Global Outreach Program

Nicaragua Project

Nicaragua group photo in front of mountains

Every spring, third-year students have the opportunity to travel to global locations to provide clinical or teaching services to meet international partners’ needs. Students expand their appreciation of different cultures and implications of working in different health systems.

The University of Florida traveled to Nicaragua providing continuing education courses for the Univerisdad de Autonoma de Nicaragua from 2003 to 2018 educating faculty and clinicians throughout the country.

Project Yucatan

The group of University of Florida health professional students

In 2019, students and faculty joined the well-established University of Florida College of Medicine (COM) Project Yucatan to provide care in the rural areas outside of Mérida in the Yucatán Peninsula in southeastern Mexico.

Project Yucatan has partnered with students from the  Universidad Autonoma de Yucatan (UADY) community volunteer group, similar to the Equal Access Clinic, to organize interprofessional clinical services in the rural areas outside of Mérida.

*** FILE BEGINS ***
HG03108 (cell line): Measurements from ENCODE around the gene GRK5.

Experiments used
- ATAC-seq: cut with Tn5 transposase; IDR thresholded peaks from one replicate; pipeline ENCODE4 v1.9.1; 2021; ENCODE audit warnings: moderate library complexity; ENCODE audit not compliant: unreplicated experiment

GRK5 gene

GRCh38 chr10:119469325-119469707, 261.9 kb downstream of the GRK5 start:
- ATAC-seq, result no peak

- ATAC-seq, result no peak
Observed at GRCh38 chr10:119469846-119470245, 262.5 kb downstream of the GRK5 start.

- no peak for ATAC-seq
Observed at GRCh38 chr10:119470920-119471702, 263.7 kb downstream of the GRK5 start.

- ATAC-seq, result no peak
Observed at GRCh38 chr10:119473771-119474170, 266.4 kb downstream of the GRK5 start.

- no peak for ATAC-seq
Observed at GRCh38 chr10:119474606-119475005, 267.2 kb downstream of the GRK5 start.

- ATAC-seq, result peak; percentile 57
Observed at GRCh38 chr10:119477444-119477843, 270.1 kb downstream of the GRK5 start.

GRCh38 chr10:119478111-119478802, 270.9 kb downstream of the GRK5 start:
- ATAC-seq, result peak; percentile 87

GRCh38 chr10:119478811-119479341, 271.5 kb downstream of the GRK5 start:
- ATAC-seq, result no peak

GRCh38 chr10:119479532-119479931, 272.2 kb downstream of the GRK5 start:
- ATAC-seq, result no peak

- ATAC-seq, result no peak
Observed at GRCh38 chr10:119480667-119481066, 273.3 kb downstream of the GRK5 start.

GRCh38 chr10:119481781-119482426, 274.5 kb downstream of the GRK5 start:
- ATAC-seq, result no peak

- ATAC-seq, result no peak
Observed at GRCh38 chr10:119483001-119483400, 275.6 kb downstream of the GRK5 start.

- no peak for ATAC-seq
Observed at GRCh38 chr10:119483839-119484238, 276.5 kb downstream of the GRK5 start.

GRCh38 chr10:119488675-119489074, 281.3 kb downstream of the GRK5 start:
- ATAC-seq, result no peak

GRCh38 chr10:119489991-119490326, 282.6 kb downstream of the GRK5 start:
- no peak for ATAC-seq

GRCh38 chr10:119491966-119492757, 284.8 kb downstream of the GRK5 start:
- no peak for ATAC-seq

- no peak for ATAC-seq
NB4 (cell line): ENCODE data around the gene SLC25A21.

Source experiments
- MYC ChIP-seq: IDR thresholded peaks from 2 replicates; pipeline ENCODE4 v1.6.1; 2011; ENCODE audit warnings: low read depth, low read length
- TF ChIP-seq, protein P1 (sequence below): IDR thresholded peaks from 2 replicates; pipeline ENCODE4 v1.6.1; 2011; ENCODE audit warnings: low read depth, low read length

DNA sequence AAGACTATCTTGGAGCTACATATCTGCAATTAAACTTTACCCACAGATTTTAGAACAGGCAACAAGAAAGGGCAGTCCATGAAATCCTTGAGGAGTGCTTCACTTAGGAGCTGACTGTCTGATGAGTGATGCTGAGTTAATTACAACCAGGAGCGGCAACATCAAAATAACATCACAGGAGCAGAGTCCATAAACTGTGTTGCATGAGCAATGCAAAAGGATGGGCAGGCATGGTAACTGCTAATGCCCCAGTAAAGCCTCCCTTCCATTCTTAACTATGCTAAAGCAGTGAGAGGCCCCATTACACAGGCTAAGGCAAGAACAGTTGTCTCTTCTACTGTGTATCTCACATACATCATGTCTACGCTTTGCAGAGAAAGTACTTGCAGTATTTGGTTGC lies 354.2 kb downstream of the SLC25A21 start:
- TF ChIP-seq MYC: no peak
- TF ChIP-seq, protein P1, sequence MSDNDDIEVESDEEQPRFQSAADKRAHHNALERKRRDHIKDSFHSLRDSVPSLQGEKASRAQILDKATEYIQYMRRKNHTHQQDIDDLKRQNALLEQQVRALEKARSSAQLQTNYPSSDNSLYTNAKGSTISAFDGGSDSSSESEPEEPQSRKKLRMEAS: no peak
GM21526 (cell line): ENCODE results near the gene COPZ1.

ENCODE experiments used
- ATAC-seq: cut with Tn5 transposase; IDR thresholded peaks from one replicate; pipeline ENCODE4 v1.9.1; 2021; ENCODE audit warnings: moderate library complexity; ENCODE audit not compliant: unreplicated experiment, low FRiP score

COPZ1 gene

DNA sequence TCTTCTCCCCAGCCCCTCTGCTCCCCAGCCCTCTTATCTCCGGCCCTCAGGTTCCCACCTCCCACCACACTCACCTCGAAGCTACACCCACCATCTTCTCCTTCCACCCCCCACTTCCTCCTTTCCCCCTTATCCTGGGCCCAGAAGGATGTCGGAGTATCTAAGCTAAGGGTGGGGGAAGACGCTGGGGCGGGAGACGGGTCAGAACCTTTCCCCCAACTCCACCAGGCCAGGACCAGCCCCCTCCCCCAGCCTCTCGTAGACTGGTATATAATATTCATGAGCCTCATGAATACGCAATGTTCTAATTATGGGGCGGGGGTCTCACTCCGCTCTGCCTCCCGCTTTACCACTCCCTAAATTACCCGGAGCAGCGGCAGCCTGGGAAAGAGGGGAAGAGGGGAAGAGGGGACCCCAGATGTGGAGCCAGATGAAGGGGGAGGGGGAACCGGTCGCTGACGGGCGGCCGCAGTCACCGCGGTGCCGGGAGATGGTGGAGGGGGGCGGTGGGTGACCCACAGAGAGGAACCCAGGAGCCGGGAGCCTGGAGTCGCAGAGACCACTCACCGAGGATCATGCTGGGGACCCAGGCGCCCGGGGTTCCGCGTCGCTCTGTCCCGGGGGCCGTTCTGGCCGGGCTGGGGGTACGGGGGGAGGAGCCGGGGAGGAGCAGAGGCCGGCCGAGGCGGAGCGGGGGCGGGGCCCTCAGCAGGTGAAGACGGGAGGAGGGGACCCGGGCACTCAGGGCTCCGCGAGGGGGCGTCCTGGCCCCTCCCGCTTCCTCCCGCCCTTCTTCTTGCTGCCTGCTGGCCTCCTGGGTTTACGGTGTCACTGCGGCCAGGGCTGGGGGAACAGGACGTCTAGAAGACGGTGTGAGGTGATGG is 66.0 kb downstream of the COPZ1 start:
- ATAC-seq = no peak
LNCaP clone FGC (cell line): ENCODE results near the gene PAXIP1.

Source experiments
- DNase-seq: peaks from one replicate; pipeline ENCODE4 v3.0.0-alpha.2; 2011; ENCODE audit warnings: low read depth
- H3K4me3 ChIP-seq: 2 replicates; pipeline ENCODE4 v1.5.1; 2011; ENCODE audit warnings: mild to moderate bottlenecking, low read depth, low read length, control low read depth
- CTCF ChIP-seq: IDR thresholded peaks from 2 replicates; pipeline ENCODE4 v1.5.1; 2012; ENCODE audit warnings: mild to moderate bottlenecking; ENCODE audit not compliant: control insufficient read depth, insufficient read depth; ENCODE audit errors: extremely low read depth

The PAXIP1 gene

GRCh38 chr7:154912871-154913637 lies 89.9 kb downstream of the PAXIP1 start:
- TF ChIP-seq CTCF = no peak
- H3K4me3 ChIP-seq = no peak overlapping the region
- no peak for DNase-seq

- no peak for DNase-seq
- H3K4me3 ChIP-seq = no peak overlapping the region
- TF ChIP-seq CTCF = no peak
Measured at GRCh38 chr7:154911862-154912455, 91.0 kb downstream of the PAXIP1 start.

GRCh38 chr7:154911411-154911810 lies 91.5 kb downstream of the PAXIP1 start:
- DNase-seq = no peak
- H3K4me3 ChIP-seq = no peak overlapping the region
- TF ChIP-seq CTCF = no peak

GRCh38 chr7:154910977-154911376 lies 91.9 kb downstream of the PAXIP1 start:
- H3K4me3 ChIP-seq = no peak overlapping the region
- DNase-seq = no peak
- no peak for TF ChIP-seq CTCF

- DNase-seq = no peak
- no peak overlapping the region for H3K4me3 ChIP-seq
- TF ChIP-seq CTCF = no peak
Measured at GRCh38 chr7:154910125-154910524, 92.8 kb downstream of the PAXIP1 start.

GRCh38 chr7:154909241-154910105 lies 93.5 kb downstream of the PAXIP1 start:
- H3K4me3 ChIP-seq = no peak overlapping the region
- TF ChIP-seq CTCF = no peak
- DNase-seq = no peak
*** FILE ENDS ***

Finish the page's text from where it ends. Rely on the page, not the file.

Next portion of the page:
The group of UF and UADY volunteers – including physical therapy, pharmacy, physician assistant and medical students, and licensed provider mentors – provide care in an interprofessional outdoor clinic setting for patients of all ages. Faculty mentors provide oversight of clinical care along with providing demonstrations and feedback for debriefing sessions. UF and UADY students participate in discussions, demonstrations and practice sessions for skill building prior to the clinic.

While overseas, the students have the opportunity to not only fine tune clinical skills, but also to improve their Spanish and communication skills, and gain cultural awareness and respect for diversity within this field. They have the opportunity to learn more about students in other professions from UADY, and the delivery of care in a different health care environment.

The select group of UF DPT students who travel take on leadership roles, such as facilitating communication between all participants, collecting equipment, creating and translating handouts and clinic protocols into Spanish, and serving as clinic coordinators for physical therapy services.

Of importance, there are opportunities to observe and communicate with other health care professionals for optimal patient care in an immersive and dynamic setting. Overall, the inter-professional Global Outreach Project leaves a lasting impact on both the clinical practice in under served communities and the mindset of the students returning to the states, essentially changing lives through service.